Long before Miles became a producer on the show that made New York’s ladies who lunch wildly famous, he was a superfan of the show. Of course, as a serious filmmaker he never dreamed—or rather, deigned—he’d work on a project like this. But deigned he had, and ever since it had forced him to try to dissect the show’s mass appeal. He and all of his other smart, professional friends were obsessed with the show and its many spinoffs, which spanned other elite American cities like Malibu and Westport and Charleston. After much thought, Miles had come to think of the shows as trash TV for smart people, a winning combination of aspiration and desperation. There was the double thrill of peeking behind the veil at how the other half lived while simultaneously judging oneself superior to their insipid antics. To Miles and his other twenty-eight-year-old friends, this show was both a fairy tale and a cautionary tale.

Wait, Miles then thought—twenty-nine-year-old friends. After all, today was his birthday.

Which would explain the Rihanna currently blaring over the speakers in his apartment and why he had locked himself in the bathroom for the past fifteen minutes. He usually loved his birthday, but something about this one felt ominous—like the numbers had begun to leer instead of celebrate.

Miles studied his face in the mirror, indulging in a well-worn movie cliché, imagining himself the aging ingénue in The First Wives Club or something comparable. He had always buzzed his frizzy and curly brown hair short to keep it under control, but his hairline had already receded into two sharp peaks—thankfully the full beard he kept perpetually trimmed to a five o’clock shadow balanced his features. There were flecks of grey in his jawline and around his sideburns, but Miles actually didn’t mind—he had never been afraid of looking older.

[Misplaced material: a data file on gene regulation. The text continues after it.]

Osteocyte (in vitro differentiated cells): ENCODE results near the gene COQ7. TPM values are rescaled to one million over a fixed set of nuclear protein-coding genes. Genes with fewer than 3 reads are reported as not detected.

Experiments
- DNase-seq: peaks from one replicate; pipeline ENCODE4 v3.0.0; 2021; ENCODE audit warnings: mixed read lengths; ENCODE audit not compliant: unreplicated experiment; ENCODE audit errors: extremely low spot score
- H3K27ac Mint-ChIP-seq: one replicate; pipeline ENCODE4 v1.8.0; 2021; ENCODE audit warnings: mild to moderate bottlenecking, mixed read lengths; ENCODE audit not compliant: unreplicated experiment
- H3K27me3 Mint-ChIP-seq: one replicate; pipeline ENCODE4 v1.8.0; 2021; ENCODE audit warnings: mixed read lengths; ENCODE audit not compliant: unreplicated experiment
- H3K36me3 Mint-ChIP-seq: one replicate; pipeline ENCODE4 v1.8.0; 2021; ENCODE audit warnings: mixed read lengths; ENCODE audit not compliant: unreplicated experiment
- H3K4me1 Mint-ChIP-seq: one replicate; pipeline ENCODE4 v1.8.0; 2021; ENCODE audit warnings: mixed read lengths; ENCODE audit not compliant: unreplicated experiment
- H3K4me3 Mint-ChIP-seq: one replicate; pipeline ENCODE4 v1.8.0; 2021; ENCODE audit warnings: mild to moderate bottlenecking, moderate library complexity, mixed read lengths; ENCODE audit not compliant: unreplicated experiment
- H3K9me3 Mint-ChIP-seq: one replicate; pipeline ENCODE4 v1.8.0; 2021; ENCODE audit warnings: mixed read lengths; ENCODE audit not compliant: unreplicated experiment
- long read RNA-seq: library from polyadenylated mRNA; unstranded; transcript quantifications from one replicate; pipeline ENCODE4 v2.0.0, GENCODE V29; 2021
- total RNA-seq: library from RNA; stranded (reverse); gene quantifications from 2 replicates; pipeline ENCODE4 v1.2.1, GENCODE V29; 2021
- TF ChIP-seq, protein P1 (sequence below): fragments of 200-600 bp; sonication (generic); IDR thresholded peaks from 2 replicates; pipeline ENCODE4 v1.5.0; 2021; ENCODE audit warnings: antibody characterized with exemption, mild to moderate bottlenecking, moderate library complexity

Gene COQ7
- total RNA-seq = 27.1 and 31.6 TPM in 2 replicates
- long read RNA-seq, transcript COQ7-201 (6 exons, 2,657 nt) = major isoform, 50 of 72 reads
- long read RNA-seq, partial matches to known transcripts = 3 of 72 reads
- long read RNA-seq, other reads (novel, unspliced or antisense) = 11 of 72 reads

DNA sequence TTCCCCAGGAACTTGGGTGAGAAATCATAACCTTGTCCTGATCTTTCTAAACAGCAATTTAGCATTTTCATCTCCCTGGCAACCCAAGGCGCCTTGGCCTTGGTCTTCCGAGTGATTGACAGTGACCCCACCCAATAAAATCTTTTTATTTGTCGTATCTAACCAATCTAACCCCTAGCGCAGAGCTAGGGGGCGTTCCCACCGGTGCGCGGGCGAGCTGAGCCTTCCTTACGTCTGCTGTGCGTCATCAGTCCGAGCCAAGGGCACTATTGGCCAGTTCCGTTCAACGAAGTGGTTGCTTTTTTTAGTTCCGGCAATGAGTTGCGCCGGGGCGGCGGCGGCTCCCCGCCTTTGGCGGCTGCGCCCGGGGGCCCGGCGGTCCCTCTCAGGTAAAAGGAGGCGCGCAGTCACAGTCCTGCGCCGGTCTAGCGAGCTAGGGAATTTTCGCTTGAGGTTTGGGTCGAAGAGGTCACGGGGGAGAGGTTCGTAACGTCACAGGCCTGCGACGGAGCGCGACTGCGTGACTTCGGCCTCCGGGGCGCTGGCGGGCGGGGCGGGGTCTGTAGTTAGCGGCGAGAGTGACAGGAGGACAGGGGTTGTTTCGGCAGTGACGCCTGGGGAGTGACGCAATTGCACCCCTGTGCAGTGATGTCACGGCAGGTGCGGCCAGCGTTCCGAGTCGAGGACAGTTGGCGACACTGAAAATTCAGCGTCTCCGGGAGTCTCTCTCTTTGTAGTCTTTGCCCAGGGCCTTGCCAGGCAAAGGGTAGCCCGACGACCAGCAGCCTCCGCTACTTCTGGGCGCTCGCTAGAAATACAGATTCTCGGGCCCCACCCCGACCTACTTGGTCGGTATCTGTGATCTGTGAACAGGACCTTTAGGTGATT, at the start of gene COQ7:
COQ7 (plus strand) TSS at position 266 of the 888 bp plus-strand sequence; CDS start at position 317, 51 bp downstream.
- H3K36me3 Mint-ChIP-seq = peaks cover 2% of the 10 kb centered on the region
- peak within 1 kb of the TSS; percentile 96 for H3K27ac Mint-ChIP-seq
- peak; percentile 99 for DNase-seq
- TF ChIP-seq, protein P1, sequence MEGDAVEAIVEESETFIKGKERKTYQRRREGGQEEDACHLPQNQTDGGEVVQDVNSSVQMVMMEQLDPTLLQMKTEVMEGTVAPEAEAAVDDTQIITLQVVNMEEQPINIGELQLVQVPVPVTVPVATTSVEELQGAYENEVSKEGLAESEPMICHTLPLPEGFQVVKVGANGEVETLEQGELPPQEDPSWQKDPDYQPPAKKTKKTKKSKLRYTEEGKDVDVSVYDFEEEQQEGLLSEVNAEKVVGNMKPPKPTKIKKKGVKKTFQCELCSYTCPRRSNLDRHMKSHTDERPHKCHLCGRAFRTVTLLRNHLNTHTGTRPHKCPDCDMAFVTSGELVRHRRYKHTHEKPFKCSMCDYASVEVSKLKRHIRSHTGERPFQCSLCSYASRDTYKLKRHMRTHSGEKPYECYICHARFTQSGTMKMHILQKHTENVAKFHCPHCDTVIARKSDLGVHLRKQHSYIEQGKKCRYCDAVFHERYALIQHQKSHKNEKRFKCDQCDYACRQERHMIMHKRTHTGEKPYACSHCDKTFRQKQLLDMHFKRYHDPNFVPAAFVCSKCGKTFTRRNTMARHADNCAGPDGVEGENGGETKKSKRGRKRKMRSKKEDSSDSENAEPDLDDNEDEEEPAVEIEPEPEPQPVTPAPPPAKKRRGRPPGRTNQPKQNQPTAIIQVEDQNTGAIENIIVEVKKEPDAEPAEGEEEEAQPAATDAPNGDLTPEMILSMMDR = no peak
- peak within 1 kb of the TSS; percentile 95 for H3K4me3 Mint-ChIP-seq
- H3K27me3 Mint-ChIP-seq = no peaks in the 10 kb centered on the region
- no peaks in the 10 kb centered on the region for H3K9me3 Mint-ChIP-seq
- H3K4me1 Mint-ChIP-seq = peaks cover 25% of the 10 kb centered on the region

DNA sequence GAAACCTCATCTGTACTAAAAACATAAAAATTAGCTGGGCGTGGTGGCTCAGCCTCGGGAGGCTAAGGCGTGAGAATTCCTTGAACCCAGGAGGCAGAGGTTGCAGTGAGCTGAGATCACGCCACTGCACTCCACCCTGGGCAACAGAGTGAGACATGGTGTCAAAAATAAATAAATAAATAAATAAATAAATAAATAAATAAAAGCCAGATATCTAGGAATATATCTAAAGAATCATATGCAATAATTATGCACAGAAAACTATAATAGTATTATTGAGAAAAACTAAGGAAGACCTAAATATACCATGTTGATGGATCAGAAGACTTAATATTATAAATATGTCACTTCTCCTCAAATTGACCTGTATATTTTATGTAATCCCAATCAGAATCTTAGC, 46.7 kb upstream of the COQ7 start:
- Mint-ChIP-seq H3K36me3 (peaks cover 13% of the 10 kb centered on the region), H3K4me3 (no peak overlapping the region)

Miles had always heard that people internally saw themselves at a fixed age, an age that had either passed and one fought desperately to maintain, or an age that one still strived towards. Miles was a striver indeed and was generally terrible at being a twenty-something, so the world-weary look reflected his inner age of thirty eight, where he imagined himself as a successful and celebrated career and family man.

Miles had never considered himself attractive, thanks to a bout of childhood obesity that had taken him until his teenage years to shed, but thankfully other people occasionally seemed to. He had evenly shaped brown eyes and a prominent Italian nose that was mercifully rounded at the tip. He figured that, even at twenty-nine, he was still a solid seven out of ten—with his clothes on, at least.

There was a knock at the door that Miles wanted to ignore, until he heard Emma’s voice on the other side.

“Miles, it’s me.”

Feeling a flush of relief, Miles opened the door to let Emma in, along with a blast of music and ambient noise. She closed the door and locked it behind her, then pushed past Miles towards the toilet.

“Logan was asking about you,” Emma said as she pulled up her dress and pulled down her underwear.

“Think I can just tell everyone I had a massive attack of diarrhea so they’d all leave?”

“Probably, but I don’t think that would make anyone actually leave.”

As a tinkle hit the porcelain, Miles thought that Emma was probably right—he didn’t actually know most of the people at his own party. Every year for his birthday, Miles usually threw a dinner with his close circle of friends, who were the only friends he cared to keep. However, this year when Miles threatened to do nothing, he was talked into a party by his best gay friend Jameson—who subsequently invited most of the guests.

“You’re right. I wonder if half the people here even know who I am. Has Jameson gotten here yet?”

“Not yet,” Emma answered. “Hey, how many times do you think you’ve watched me pee?”